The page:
I confess that I have often approached Martin Luther King day as a celebration of how far we've come--and let us take a moment to remember how far we really have come, and in a relatively short time. For example, when I took a summer job in 1985 at a D.C. office of Lutheran Social Services, I met a black woman who was old enough to have experienced Jim Crow laws and how they impacted travel by car just 25 years earlier.
And now, same gender couples can get married.
Some of us are worried about the erosion of Civil Rights. We tell ourselves that once rights are given they can't be taken away, but you don't have to do too much digging in history to realize that statement is not true.
Some of us are frustrated that the rest of us never realized how much was left to be done. That's fair. But now it must be clear to us all.
So on this day that honors one of our Civil Rights leaders, let us take some time to think about the work left to do and how we might be part of it:
--We can shake the despair we might have been feeling in the past. Let us dream boldly again. If any society was possible, what elements would we want to have as part of that society?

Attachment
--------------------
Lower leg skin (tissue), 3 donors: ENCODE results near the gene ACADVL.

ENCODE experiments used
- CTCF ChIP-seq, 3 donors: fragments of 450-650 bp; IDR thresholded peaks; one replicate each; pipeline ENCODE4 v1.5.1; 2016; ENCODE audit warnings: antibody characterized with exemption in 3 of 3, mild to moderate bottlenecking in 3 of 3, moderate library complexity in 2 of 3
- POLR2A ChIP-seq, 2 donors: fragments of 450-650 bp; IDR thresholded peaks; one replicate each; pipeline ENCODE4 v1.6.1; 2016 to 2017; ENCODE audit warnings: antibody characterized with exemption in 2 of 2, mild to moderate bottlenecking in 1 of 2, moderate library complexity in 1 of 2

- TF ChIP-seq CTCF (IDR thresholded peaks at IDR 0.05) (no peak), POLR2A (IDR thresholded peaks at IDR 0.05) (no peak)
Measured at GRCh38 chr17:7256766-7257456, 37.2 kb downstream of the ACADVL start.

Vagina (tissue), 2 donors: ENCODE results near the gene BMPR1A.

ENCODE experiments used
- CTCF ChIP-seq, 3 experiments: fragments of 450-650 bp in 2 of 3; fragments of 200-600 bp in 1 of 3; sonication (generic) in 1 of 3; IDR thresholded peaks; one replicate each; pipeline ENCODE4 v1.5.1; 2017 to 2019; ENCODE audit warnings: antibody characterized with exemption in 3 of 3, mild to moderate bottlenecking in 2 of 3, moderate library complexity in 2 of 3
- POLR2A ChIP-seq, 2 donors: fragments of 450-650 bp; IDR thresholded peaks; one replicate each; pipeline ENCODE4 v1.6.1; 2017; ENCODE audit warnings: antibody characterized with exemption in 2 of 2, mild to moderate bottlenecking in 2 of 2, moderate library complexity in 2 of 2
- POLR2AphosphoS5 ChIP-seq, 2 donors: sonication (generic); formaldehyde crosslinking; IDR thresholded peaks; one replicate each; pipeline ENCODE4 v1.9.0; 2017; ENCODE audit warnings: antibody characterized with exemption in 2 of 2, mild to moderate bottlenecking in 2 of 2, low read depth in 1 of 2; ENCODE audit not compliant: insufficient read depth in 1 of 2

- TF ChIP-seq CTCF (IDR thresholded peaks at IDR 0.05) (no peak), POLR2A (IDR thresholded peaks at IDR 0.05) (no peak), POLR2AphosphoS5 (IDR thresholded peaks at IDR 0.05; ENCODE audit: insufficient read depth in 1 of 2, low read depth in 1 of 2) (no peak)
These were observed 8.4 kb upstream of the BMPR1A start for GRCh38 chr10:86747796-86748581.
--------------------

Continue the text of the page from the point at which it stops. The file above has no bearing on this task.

--We can use our art, whatever those talents might be, to share that vision with others.
--We can use the old tools of writing letters to lawmakers, organizing, marching, and teaching to dismantle the structures that oppress.
--We can learn to use the new tools of social media--those are the tools that taught many of us how much work is left to be done.
--If we're spiritual/religious people, we can pray that our vision of a better future will come to pass. We can ask for Divine help.
--We can remember that much of the work of social justice is not the type that will get us a holiday in our honor. In fact, those Civil Rights workers, including King, did that kind of work for years and decades before breakthroughs happened. We can do the work of making the sandwiches, running the childcare centers, working with disadvantaged students, listening to the dispossessed in our own communities.
There's plenty of work to do and a wide variety of ways to do it. That's both a frustration and a blessing. There's room for each of us, although the work we do may feel very piddly.
We can't always know that progress is being made when we work for social justice. We proceed in faith, trusting that our work will not be done in vain. Perhaps that's true of any big project: books that we write, children that we raise, students that we educate, long-term relationships of all kinds.
Today is a good day to take some time to envision a better future, for ourselves, for our children, for future generations who will marvel at what's been done. What dreams do we have? If we believed that anything was possible, what would we want to see?
Let us do what can be the hardest work of all--to believe that anything is possible.